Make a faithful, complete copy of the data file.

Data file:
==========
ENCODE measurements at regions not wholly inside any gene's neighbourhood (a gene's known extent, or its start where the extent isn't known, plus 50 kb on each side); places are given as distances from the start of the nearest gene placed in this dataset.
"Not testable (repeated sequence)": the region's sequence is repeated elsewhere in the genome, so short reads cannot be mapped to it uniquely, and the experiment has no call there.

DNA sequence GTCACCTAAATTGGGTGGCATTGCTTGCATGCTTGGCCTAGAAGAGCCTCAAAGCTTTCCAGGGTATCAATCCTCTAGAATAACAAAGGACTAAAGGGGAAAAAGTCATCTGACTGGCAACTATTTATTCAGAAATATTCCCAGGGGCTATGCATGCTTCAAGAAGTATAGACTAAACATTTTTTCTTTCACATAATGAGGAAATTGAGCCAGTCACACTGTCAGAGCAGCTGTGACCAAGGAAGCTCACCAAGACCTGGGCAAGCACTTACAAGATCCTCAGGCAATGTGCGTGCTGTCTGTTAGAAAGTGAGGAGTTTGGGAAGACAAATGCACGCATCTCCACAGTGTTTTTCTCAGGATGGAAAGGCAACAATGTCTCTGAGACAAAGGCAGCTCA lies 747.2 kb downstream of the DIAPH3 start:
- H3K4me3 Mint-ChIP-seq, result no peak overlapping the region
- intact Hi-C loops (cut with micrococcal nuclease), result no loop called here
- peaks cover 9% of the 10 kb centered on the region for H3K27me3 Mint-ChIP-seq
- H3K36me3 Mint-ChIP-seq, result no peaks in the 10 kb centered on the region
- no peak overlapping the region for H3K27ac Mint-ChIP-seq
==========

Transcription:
ENCODE measurements at regions not wholly inside any gene's neighbourhood (a gene's known extent, or its start where the extent isn't known, plus 50 kb on each side); places are given as distances from the start of the nearest gene placed in this dataset.
"Not testable (repeated sequence)": the region's sequence is repeated elsewhere in the genome, so short reads cannot be mapped to it uniquely, and the experiment has no call there.

DNA sequence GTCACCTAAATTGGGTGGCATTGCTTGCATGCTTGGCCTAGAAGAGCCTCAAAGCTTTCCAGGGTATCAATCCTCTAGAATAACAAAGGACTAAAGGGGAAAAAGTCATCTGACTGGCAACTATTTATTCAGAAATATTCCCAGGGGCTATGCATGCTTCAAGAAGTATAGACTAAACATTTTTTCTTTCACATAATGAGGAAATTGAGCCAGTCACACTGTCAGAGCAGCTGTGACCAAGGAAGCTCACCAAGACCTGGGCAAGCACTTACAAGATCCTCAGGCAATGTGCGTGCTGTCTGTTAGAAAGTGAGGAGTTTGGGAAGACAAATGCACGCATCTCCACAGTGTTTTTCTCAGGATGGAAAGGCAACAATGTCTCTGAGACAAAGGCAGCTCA lies 747.2 kb downstream of the DIAPH3 start:
- H3K4me3 Mint-ChIP-seq, result no peak overlapping the region
- intact Hi-C loops (cut with micrococcal nuclease), result no loop called here
- peaks cover 9% of the 10 kb centered on the region for H3K27me3 Mint-ChIP-seq
- H3K36me3 Mint-ChIP-seq, result no peaks in the 10 kb centered on the region
- no peak overlapping the region for H3K27ac Mint-ChIP-seq